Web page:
“I really enjoy what I do. No two days are ever the same in this role. It’s not like a typical nine-to-five, come to your desk, deal with some emails, then go home position. You’re always doing something different.” – Emma Palmer, Student Engagement Officer, University of Hull
Emma Palmer works as a Student Engagement Officer at the University of Hull and is also an Associate Fellow of the Higher Education Academy. Here she talks about her journey from being a budding stage management teacher to the many aspects of working in student engagement, together with the part the HEA has played in her professional development.
I started getting involved in student engagement back in 2012. I’d done my PGCE at Hull College, because I initially wanted to teach stage management, before becoming Student Union President of Hull College on a sabbatical. That brought the whole issue of student engagement to my attention. As Student Union President I started working with course representatives and the college itself in terms of making sure students were involved in every process, such as providing feedback. We were also going through a QAA (Quality Assurance Agency) review at the time and one of the reviewers happened to say ‘You’d make a good student reviewer’. And that’s what happened – I became a QAA reviewer. After I’d done a couple of reviews in different institutions, I found I was becoming even more engrossed in student engagement.
Just as I was finishing my term as Student Union President, I saw this job come up at the University of Hull as a Student Engagement Officer. I applied, even though I didn’t think I’d get it – I’d never had a full-time job outside college and wasn’t sure I’d have the experience. So I was really pleased, if a bit surprised, when I got it.
At that time the Student Engagement Officers were all located in different faculties around the University of Hull and there was only six of us. That was in 2014. As we have gone on over the years, and got more involved in different projects – things like peer mentoring in departments – we have now grown to a team of 11, all covering different specialisms. My specialism is inclusivity which is quite a broad subject covering a range of areas from teaching and learning through to the environment around the campus. All 11 of us have either started or completed their HEA Associate Fellowship, and a couple have moved on to start Fellowship. Although we are not academics, we still carry quite a bit of influence in terms of working with academics and students. It’s like a partnership. We all have roles to play on the student journey.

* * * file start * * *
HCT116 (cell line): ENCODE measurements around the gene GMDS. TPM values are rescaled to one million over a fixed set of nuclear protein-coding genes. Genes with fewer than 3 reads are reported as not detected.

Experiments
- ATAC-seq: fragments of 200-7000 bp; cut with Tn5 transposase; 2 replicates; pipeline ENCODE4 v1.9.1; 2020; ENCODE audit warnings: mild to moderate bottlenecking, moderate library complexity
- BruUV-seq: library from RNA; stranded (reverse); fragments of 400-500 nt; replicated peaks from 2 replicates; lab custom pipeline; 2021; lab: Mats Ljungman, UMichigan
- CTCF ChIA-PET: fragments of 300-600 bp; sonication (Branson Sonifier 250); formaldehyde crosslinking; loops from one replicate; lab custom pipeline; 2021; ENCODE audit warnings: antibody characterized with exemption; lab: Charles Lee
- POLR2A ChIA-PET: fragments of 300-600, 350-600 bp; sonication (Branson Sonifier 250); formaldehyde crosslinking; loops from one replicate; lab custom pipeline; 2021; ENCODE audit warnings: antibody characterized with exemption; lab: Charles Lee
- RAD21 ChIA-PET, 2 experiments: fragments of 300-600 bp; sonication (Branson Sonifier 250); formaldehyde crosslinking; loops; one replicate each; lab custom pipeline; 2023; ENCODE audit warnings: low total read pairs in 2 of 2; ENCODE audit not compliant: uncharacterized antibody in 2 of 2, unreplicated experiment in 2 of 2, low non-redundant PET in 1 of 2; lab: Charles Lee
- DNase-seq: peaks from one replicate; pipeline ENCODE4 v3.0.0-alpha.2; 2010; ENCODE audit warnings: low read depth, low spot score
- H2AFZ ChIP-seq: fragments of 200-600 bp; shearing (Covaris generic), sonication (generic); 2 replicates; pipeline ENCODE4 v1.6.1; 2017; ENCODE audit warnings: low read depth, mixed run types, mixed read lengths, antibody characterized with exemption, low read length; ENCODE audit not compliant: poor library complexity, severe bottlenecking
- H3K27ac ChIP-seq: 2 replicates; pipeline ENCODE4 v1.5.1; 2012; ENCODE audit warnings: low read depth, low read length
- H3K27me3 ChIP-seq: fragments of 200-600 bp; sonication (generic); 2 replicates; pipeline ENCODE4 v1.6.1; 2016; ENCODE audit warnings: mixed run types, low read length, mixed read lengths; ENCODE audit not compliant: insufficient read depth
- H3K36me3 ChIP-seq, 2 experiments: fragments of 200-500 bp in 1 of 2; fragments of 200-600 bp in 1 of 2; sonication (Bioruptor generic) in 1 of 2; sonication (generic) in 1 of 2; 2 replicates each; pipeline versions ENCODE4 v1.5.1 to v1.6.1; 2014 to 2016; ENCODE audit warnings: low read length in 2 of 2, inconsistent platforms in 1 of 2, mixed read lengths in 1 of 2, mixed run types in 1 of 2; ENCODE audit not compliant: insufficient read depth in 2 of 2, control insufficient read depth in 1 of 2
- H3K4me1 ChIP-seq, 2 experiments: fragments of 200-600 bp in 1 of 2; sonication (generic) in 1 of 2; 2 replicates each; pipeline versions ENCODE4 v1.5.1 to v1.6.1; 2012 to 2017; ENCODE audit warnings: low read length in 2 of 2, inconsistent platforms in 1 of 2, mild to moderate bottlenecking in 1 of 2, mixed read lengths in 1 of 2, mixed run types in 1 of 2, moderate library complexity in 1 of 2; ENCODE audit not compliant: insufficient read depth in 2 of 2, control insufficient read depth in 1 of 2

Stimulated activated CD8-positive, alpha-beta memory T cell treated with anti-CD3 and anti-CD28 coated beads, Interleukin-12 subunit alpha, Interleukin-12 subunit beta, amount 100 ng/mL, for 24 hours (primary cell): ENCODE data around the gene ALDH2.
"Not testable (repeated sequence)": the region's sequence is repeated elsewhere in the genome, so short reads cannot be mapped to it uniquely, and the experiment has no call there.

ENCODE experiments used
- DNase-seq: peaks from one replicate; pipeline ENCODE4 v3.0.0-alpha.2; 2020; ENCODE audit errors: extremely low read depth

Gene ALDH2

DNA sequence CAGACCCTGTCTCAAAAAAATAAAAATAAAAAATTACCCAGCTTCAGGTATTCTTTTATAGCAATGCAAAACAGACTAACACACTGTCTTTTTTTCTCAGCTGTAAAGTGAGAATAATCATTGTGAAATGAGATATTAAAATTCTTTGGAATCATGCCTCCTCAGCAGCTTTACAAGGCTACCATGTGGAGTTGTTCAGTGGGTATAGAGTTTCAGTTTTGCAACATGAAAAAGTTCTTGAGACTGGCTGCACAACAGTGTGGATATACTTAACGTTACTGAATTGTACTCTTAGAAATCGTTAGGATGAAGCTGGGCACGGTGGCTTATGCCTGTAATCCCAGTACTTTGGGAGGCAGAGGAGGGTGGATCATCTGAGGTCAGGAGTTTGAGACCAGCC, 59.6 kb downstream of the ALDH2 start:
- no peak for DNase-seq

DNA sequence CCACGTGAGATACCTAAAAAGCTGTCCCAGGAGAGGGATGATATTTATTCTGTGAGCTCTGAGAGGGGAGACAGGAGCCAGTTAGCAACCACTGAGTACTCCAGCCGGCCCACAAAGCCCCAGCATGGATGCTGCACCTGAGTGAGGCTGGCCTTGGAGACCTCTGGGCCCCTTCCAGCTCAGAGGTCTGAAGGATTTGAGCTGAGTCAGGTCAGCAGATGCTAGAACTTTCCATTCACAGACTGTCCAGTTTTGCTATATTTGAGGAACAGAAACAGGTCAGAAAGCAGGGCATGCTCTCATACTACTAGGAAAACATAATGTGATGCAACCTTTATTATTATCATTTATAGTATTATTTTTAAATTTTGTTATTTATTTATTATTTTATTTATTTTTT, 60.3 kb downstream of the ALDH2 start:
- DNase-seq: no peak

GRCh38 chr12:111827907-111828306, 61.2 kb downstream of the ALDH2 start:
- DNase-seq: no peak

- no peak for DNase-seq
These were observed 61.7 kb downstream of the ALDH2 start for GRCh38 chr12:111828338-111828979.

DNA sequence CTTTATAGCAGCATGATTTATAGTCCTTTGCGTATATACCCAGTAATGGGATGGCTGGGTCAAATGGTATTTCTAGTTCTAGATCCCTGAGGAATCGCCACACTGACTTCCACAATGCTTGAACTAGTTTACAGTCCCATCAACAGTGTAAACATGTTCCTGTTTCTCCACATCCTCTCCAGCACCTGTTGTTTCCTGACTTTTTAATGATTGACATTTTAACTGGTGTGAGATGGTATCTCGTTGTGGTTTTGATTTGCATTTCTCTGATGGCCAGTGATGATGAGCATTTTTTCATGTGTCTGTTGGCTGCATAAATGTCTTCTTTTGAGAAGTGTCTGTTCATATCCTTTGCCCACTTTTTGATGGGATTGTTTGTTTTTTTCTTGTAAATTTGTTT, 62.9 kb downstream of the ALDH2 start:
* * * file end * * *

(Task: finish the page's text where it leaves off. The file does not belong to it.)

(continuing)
It wasn’t until I started at the University of Hull that I first heard about the HEA’s Fellowships. I thought ‘I’d like to get involved in that’ but I didn’t know where to start, so I waited a year to get more experience under my belt of being in the role. I knew that I could then use that experience as evidence towards it; reflecting over what I’d done, what I was proud of, what I thought I could do better. In 2016, I became an Associate Fellow, and I’ve now set my sights on Fellowship along with one of my other colleagues. We work in the same office, so it will be nice going through the process together, being able to talk things through. The sector is changing massively, so it’s good that we can learn from each other and work in unison.
I really enjoy what I do. No two days are ever the same in this role. It’s not like a typical nine-to-five, come to your desk, deal with some emails, then go home position. You’re always doing something different whether it’s meeting students to point them in the right direction, going to meetings, helping the staff support students, and so on. It definitely keeps me on my toes. It’s rewarding to see how things develop in terms of our roles and our own professional development. The HEA has helped massively on both those fronts because what you learn in your professional development can only benefit your day-to-day work. It’s like one big cycle, and at the end of the day that cycle is all about one thing – the student experience.